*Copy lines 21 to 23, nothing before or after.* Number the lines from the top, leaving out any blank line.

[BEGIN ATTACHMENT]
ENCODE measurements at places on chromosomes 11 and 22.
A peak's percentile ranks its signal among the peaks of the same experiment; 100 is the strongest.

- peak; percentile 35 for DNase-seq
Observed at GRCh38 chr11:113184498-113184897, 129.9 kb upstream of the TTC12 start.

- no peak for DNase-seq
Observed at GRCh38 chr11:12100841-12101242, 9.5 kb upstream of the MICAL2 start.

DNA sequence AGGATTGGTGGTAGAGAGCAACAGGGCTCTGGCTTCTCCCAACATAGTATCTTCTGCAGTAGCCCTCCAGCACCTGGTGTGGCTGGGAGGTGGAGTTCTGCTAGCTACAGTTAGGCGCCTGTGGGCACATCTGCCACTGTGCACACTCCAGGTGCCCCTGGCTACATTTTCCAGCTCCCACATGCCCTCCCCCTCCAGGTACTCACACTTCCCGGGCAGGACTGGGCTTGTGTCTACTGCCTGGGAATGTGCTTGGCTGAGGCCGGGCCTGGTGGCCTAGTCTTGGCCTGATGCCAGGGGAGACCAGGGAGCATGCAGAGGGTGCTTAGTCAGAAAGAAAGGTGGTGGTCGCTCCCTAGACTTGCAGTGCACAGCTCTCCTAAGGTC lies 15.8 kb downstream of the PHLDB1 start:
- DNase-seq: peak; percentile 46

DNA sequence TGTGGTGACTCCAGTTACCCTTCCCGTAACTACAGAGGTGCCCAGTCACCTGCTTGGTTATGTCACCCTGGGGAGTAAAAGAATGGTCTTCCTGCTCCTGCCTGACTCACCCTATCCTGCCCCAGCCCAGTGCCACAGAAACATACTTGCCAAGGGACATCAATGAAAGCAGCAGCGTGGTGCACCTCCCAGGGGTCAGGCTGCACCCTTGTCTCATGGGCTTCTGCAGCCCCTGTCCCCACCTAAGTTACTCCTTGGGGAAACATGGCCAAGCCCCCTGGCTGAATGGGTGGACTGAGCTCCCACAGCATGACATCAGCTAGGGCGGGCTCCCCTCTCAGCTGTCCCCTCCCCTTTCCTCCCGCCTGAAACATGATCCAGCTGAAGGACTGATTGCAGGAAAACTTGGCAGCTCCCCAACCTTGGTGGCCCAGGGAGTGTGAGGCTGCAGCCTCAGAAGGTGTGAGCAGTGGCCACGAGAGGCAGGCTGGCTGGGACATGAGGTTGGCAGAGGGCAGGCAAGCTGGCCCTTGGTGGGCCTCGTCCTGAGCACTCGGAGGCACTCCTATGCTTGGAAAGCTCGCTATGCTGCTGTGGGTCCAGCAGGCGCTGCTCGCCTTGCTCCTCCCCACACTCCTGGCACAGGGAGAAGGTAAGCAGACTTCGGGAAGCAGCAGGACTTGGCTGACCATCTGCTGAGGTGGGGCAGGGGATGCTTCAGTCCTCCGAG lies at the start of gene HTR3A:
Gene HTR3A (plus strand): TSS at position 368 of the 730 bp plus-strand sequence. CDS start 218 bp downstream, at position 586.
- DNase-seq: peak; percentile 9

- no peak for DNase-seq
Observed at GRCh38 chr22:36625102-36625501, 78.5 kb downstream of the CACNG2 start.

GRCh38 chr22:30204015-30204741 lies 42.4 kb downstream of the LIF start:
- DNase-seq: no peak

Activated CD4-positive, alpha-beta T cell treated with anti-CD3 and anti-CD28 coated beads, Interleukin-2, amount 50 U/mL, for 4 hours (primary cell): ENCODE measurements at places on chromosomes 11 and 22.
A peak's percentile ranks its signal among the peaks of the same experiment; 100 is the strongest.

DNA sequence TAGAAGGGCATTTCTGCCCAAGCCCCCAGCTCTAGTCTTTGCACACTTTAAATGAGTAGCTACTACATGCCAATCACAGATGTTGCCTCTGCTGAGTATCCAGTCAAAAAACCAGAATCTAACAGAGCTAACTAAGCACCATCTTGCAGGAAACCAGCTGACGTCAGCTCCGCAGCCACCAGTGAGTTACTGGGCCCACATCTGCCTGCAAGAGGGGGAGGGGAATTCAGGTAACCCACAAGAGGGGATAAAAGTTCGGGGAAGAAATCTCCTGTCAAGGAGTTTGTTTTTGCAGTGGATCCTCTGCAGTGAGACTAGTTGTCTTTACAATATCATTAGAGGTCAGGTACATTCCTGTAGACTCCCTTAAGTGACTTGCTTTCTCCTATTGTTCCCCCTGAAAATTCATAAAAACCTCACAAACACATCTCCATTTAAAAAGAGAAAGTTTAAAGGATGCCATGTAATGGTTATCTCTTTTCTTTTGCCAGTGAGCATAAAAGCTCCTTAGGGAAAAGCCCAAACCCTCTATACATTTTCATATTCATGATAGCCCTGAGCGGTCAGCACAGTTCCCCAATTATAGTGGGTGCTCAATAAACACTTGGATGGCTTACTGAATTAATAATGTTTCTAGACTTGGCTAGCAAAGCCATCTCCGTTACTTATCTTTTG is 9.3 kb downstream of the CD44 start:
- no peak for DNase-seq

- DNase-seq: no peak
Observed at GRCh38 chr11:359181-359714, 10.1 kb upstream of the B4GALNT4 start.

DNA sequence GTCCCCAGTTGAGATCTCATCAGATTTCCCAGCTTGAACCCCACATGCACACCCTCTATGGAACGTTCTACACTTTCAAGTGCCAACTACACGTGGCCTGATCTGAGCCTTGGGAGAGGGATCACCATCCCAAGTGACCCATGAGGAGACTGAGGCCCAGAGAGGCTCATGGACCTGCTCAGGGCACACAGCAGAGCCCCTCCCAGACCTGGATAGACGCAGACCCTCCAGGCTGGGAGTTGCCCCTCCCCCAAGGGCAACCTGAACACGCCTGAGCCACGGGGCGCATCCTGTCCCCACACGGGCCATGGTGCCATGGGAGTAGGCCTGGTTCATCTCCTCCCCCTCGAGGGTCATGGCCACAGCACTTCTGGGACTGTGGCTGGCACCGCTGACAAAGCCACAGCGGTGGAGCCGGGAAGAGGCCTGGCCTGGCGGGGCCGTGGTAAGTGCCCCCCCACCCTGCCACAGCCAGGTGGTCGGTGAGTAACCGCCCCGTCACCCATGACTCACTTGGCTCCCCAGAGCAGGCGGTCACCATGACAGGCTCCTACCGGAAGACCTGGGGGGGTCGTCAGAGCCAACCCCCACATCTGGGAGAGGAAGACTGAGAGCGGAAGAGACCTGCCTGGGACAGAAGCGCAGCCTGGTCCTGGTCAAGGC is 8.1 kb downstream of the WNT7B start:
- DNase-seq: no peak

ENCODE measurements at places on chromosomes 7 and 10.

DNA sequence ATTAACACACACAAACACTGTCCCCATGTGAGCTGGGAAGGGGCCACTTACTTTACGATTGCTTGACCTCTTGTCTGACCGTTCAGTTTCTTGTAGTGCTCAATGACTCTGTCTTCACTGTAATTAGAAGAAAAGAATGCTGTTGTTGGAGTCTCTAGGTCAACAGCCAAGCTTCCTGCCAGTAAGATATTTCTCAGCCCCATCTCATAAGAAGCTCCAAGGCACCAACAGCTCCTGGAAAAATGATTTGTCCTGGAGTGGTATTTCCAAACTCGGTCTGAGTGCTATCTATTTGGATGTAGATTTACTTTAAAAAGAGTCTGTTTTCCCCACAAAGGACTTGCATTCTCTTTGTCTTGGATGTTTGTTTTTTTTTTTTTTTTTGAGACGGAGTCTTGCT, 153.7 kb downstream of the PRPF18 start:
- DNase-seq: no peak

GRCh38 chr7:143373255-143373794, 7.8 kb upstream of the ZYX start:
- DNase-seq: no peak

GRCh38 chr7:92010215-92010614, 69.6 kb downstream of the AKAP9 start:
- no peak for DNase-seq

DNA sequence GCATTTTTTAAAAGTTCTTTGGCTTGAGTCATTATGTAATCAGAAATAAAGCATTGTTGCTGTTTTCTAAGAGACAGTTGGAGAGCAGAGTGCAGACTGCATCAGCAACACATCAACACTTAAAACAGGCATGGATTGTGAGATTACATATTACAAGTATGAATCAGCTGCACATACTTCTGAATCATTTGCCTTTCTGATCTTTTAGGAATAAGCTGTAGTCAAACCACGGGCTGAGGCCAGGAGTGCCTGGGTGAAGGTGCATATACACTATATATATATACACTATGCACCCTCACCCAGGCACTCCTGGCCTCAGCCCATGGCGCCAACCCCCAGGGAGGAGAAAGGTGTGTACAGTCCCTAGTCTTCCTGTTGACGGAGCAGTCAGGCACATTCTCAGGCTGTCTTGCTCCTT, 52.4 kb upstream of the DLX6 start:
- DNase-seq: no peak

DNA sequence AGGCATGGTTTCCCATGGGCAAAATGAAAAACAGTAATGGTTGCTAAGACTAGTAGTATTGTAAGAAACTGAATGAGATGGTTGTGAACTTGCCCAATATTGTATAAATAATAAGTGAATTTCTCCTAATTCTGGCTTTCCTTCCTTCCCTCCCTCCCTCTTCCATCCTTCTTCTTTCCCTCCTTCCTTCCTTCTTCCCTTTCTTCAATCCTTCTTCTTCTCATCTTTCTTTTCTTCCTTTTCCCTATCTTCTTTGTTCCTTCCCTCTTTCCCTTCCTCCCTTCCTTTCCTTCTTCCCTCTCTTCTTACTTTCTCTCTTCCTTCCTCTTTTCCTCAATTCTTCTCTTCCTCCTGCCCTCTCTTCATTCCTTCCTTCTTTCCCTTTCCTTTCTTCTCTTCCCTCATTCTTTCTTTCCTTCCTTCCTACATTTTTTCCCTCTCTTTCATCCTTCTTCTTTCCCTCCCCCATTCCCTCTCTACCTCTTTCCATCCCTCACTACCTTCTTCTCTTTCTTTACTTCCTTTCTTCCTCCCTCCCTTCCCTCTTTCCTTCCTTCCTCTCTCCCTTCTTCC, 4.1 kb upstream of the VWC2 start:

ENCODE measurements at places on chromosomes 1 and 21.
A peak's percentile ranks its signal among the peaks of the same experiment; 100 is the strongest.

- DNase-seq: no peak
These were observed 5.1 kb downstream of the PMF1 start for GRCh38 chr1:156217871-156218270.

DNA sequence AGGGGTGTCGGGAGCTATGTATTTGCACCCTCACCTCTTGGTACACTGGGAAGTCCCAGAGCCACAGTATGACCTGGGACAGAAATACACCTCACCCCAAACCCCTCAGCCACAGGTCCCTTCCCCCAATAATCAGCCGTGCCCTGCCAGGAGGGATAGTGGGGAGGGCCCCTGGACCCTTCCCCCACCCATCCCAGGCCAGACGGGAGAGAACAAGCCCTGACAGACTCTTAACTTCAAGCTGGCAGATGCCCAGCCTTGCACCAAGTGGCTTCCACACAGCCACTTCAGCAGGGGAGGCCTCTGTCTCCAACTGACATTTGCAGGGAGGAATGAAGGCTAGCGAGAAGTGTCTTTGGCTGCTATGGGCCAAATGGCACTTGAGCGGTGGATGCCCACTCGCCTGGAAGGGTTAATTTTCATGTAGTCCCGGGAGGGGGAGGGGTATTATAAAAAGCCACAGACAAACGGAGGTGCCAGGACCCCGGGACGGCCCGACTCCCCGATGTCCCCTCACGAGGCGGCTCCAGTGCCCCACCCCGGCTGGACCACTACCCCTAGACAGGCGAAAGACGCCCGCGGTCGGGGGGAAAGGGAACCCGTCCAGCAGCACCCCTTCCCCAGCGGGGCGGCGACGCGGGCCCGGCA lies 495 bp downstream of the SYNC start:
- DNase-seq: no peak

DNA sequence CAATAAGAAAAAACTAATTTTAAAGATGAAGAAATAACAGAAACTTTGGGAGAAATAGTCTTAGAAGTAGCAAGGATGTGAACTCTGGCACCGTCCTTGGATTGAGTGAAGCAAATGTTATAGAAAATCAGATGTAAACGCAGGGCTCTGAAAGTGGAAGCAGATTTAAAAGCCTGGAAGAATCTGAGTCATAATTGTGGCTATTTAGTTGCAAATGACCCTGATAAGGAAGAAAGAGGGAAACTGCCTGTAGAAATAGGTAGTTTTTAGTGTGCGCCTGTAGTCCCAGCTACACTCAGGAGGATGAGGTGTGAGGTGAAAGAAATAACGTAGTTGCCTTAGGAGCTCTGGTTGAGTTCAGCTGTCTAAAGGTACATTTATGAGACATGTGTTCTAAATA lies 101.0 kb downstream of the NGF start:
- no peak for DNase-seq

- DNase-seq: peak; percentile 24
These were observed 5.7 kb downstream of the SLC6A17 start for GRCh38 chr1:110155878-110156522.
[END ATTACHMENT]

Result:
Observed at GRCh38 chr11:359181-359714, 10.1 kb upstream of the B4GALNT4 start.

DNA sequence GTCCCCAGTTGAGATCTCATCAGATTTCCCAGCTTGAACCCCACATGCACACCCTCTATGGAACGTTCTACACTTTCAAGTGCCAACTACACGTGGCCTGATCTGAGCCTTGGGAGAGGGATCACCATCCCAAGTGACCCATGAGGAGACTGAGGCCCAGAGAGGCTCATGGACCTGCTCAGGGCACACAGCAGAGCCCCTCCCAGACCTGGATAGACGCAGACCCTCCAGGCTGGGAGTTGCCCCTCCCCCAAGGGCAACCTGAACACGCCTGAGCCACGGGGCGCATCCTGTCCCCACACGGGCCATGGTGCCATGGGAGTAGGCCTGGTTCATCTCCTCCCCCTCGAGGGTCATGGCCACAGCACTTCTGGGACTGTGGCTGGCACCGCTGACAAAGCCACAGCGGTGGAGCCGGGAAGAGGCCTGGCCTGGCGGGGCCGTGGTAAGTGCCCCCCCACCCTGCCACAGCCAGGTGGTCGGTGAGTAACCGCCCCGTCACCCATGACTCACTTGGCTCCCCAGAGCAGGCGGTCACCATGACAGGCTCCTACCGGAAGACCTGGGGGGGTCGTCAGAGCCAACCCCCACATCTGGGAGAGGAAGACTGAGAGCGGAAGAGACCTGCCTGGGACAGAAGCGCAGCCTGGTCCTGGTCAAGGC is 8.1 kb downstream of the WNT7B start:
- DNase-seq: no peak